"An other type of shill found commonly in online forums works as a disinformation agent, spreading lies and propaganda in order to suppress the truth. Paid by government agencies and large corporations, they work to "debunk" alternative news, advanced technology, and conspiracies. These may be the most dangerous type of shills, because the threaten the advancement of understanding and truth, working to maintain public ignorance and protecting those who attempt to undermine the workings of a free society." Ikrieg (talk) 07:27, 8 August 2009 (UTC)

That last statement is quite dubious in that it is not encyclopedic, but rather POV. There are references around for some of the claims, such as the references to the US members of Congress editing their WP entries (which I might add to the article soon). But in general this article is poorly written and covers the subject with far too few references.--Senor Freebie (talk) 21:46, 7 February 2011 (UTC)


"Usually this takes the form of a show or network, such as FOX News,[citation needed] pretending to be offering news, when in fact they are simply repeating views offered by a political party.[citation needed] Journalistic ethics require full disclosure of conflicts of interest, and of any interference by other parties with the reportage.[citation needed]"

-It seems completely bizarre to make specific accusations against a specific news organization without claiming *any* sources whatsoever... not even some sort of opinion piece. This person might want to consider looking into Journalistic Ethics themselves... two wrongs don't make a right.

Further potential content[edit]

I'm going to draw up a list of well sourced additions to make. I'll be focusing on the state practice of shilling, where there is information available. I will not be making dubious claims as above and instead focusing on allegations and documented fact where available. I may also change the structure of the page. Do people think that it needs a definition vs. history section? With a history section we could list famous examples and this is pretty typical for a word.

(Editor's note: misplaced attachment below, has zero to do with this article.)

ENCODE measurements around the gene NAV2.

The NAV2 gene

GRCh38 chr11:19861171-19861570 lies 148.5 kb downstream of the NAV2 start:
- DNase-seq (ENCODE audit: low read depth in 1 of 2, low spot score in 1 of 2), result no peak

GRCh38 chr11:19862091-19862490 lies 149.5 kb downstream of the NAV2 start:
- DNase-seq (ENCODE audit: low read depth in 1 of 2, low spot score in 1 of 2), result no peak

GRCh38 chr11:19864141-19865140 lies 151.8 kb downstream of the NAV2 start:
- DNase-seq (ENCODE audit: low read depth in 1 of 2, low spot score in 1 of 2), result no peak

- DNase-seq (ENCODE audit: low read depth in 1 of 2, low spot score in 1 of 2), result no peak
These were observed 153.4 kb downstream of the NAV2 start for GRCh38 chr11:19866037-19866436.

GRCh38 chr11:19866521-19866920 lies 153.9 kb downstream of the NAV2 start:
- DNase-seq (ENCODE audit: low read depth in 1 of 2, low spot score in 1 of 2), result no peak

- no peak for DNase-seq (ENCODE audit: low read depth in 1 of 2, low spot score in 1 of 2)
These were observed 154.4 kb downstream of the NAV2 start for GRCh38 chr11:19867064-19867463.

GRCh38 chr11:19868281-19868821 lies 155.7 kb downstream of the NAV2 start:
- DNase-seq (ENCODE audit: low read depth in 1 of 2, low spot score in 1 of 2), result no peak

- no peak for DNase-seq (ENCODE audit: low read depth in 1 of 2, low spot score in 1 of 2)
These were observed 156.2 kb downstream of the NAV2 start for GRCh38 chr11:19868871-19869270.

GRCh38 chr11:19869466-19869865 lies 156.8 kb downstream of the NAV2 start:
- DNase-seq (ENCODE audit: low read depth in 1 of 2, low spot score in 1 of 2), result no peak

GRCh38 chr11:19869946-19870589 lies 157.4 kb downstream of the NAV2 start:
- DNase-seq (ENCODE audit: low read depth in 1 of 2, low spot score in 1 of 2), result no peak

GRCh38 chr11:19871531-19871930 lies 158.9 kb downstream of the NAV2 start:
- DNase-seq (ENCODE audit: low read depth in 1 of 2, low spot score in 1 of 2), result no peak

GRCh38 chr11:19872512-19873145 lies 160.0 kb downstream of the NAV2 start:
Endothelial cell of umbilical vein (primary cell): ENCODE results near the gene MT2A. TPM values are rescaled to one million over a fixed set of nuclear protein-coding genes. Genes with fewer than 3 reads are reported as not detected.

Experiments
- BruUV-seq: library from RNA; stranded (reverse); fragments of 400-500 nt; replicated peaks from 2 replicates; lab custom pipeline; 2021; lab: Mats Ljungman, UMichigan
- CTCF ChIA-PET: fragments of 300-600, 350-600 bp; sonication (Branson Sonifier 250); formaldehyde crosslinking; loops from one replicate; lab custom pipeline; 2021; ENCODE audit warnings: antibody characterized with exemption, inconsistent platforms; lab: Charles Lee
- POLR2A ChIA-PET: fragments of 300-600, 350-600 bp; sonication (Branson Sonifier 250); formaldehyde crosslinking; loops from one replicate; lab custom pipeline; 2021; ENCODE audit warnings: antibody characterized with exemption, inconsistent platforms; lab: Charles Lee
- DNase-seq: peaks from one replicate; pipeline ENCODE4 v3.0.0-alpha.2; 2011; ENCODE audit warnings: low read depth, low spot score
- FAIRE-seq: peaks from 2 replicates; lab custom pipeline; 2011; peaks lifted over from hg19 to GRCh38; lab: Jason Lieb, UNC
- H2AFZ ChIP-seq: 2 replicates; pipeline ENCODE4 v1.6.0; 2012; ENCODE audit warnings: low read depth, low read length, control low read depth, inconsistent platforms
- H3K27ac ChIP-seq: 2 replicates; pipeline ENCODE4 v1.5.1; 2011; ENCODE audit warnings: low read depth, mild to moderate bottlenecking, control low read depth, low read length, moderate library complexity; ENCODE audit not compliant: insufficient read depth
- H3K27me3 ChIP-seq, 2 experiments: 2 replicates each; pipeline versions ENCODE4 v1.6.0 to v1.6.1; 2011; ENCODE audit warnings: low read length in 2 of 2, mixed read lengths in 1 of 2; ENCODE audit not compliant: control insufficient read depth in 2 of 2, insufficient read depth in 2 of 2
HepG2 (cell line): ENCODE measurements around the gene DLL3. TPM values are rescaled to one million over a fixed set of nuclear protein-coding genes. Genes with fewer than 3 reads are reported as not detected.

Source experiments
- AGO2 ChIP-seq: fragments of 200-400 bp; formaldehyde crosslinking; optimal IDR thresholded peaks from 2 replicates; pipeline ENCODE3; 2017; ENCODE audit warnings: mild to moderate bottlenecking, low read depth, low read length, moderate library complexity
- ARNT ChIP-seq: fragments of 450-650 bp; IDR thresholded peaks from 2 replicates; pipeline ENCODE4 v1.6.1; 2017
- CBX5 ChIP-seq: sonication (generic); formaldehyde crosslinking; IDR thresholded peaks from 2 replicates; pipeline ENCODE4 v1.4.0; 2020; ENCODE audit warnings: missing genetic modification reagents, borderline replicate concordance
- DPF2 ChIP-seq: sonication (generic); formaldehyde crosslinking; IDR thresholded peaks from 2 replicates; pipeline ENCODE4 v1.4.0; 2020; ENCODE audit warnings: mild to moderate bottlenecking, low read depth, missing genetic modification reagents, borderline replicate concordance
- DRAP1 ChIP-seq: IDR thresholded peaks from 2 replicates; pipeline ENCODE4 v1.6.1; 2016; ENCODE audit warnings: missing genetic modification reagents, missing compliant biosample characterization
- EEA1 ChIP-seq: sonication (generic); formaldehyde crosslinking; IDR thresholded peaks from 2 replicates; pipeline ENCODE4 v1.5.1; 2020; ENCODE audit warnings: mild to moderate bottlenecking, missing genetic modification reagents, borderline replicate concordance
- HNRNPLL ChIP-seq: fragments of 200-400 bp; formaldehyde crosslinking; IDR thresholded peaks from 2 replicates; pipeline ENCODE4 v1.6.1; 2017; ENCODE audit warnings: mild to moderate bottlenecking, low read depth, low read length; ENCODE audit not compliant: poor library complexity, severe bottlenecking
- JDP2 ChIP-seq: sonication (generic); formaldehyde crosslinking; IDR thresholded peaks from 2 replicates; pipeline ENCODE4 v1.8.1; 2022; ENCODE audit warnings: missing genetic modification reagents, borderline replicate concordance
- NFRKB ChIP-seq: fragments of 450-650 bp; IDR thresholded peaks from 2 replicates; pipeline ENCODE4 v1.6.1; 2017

Content I will probably add:

* http://en.wikipedia.org/wiki/CIA_influence_on_public_opinion  — Preceding unsigned comment added by Senor Freebie (talkcontribs) 23:38, 7 February 2011 (UTC) 
* http://en.wikipedia.org/wiki/Operation_Mockingbird
* http://en.wikipedia.org/wiki/Operation_Mass_Appeal
* Elements of http://en.wikipedia.org/wiki/Operation_Chaos
* http://en.wikipedia.org/wiki/National_Student_Association  — Preceding unsigned comment added by Senor Freebie (talkcontribs) 15:46, 8 February 2011 (UTC) 
* Particularly information from this source http://www.nowpublic.com/world/uncovered-british-journalists-who-are-spooks
* Some of this mans claims http://en.wikipedia.org/wiki/David_Shayler
* Relation to a false flag operation
* Relation to a puppet regime, eg. that they often claim to represent their nation but actually represent another power
* Relation to state sponsored counter-revolutionaries / insurgents? This seems like perhaps a bit of a stretch.
* More later ... feel free to put stuff into a list for me that you want added.--Senor Freebie (talk) 22:05, 7 February 2011 (UTC)

Journalism[edit]

The discussion in this section has some serious POV issues. The tone is dripping with contempt for the US media. Also needs references.157.182.105.1 (talk) 20:55, 20 March 2011 (UTC)

How would you go about getting a reference for something that no one would ever put in print or put their name to online? (This is a serious question, and one I've wondered often while browsing wikipedia) --Sephikus (talk) 22:28, 11 June 2014 (UTC)

I agree with the anon user that first made this comment. I think the words 'plant' and 'stooge' are derisive, not to mention uncited. If they are used, perhaps we should indicate that these 'often called' slang terms do have a derisive connotation. OR drohowa (talk) 14:26, 18 June 2014 (UTC)

Legal / illegal examples[edit]

The example of a legal shill would make more sense if it were paired with an example of an illegal shill. ~Eric F 184.76.225.106 (talk) 09:07, 28 February 2012 (UTC)

Shills in the justice system[edit]

I would like to see a section in this article about jurors who might be "planted" with the intent to influence the verdict in a trial. 216.23.185.158 (talk) 22:41, 16 January 2014 (UTC)